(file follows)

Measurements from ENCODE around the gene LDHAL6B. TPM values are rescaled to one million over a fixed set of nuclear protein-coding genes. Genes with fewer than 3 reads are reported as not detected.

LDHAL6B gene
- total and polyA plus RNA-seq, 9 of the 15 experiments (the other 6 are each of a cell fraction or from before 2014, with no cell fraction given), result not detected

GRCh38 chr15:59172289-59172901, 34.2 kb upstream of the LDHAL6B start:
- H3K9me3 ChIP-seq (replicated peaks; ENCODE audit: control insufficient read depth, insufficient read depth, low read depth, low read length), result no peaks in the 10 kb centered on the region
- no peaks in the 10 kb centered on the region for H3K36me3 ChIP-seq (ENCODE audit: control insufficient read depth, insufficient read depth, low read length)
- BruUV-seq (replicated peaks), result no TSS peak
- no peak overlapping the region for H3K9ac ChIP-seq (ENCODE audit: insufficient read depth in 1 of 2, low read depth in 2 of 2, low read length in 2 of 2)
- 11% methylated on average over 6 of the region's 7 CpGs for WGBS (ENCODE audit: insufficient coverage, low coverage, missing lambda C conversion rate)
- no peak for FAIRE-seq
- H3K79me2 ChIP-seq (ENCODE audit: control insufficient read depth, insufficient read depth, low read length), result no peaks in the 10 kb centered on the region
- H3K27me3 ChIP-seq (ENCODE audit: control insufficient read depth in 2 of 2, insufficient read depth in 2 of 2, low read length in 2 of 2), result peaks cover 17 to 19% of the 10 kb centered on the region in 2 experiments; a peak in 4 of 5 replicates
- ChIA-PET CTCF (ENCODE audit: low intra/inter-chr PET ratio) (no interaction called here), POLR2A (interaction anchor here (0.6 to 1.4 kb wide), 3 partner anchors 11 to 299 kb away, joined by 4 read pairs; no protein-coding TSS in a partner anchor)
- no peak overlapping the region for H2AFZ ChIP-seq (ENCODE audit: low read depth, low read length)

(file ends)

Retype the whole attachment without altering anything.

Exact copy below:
Measurements from ENCODE around the gene LDHAL6B. TPM values are rescaled to one million over a fixed set of nuclear protein-coding genes. Genes with fewer than 3 reads are reported as not detected.

LDHAL6B gene
- total and polyA plus RNA-seq, 9 of the 15 experiments (the other 6 are each of a cell fraction or from before 2014, with no cell fraction given), result not detected

GRCh38 chr15:59172289-59172901, 34.2 kb upstream of the LDHAL6B start:
- H3K9me3 ChIP-seq (replicated peaks; ENCODE audit: control insufficient read depth, insufficient read depth, low read depth, low read length), result no peaks in the 10 kb centered on the region
- no peaks in the 10 kb centered on the region for H3K36me3 ChIP-seq (ENCODE audit: control insufficient read depth, insufficient read depth, low read length)
- BruUV-seq (replicated peaks), result no TSS peak
- no peak overlapping the region for H3K9ac ChIP-seq (ENCODE audit: insufficient read depth in 1 of 2, low read depth in 2 of 2, low read length in 2 of 2)
- 11% methylated on average over 6 of the region's 7 CpGs for WGBS (ENCODE audit: insufficient coverage, low coverage, missing lambda C conversion rate)
- no peak for FAIRE-seq
- H3K79me2 ChIP-seq (ENCODE audit: control insufficient read depth, insufficient read depth, low read length), result no peaks in the 10 kb centered on the region
- H3K27me3 ChIP-seq (ENCODE audit: control insufficient read depth in 2 of 2, insufficient read depth in 2 of 2, low read length in 2 of 2), result peaks cover 17 to 19% of the 10 kb centered on the region in 2 experiments; a peak in 4 of 5 replicates
- ChIA-PET CTCF (ENCODE audit: low intra/inter-chr PET ratio) (no interaction called here), POLR2A (interaction anchor here (0.6 to 1.4 kb wide), 3 partner anchors 11 to 299 kb away, joined by 4 read pairs; no protein-coding TSS in a partner anchor)
- no peak overlapping the region for H2AFZ ChIP-seq (ENCODE audit: low read depth, low read length)